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You are hereHome / The reintroduction of tax relief for goodwill and customer related intangibles

Kate Gott Senior Tax Adviser

23 Jul 2019

Following consultation, Finance Act 2019 has reintroduced a new form of tax relief for companies acquiring goodwill and customer related intangibles, where they are acquired alongside qualifying intellectual property assets.

The tax treatment of corporate intangibles has changed a number of times in recent years. Most notably, since July 2015, there has been no corporation tax relief available for amortisation on goodwill or other customer related intangibles.

Changes with effect from 1 April 2019

Companies will be delighted to hear that, on or after 1 April 2019, where relevant assets are acquired as part of a business acquisition, the company will be treated as having made an irrevocable election to write down the costs of these assets at a fixed rate of 6.5% per annum.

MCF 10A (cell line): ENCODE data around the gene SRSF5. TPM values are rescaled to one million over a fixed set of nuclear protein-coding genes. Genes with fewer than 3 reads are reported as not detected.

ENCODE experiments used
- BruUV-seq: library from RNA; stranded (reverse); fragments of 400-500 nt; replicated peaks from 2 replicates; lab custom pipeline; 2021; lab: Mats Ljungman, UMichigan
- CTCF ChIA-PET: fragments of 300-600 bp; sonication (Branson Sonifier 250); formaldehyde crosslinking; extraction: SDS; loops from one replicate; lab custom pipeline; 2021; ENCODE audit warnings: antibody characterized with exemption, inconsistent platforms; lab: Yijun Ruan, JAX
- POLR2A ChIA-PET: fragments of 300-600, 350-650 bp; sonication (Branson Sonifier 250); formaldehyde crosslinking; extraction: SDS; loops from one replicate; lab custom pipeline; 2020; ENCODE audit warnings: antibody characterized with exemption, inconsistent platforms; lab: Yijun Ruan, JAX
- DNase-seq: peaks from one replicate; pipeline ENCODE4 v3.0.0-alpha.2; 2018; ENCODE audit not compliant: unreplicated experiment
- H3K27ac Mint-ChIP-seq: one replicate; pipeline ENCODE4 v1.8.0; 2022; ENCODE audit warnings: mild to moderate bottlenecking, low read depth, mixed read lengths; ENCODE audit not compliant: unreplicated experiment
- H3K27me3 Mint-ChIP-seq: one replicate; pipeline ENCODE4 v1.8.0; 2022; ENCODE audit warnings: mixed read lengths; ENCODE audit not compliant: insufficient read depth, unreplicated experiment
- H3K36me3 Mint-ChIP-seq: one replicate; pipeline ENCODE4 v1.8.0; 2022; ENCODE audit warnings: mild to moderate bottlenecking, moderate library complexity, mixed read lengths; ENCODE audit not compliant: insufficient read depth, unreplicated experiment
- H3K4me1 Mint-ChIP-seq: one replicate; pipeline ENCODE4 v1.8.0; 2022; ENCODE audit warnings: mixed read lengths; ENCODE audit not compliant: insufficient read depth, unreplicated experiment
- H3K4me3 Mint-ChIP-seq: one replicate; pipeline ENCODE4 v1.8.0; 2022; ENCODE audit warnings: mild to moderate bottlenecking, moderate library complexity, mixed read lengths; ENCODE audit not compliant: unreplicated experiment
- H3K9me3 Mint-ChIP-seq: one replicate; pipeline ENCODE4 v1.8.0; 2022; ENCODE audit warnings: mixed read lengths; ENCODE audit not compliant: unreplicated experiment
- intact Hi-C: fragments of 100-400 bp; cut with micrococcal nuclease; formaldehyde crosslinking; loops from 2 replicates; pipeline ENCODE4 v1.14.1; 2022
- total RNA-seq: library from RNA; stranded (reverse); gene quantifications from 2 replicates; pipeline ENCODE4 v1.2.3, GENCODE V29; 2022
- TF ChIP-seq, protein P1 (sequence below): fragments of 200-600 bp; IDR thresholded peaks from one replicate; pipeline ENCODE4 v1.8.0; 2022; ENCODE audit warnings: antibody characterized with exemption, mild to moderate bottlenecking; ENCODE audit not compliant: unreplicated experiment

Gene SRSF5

This relief will be partially restricted if the amount of the company’s expenditure on qualifying intellectual property, multiplied by six, is less than its expenditure on the relevant assets acquired.

Goodwill and customer related intangibles acquired prior to 1 April 2019 will continue to be subject to the prevailing tax treatment at the time of acquisition.

Calculation of the deduction

As mentioned above, relief is restricted when the expenditure on qualifying IP multiplied by 6 is less than the expenditure on relevant assets (see definition below)

Example:

Cost of relevant assets: £9,000,000

Qualifying intellectual property expenditure: £1,000,000

Formula: £1,000,000 x 6 = 6,000,000  i.e   2
                                9,000,000                    3

This means that only 2/3rd of the company’s expenditure on relevant assets will be eligible for tax relief at a rate of 6.5% per annum.

Qualifying IP

  • a patent,
  • registered design,
  • copyright,
  • design right,
  • plant breeders’ rights; or
  • a licence which was not acquired prior to April 2002.

Relevant assets

  • goodwill; and
  • customer related intangibles (e.g. customer information, customer relationships, unregistered trademarks, licences).

What’s next

Companies who have acquired intangibles should check which regime is applicable and whether a deduction is available.

Companies planning on acquiring intangibles should seek further advice in order to maximise future deductions.

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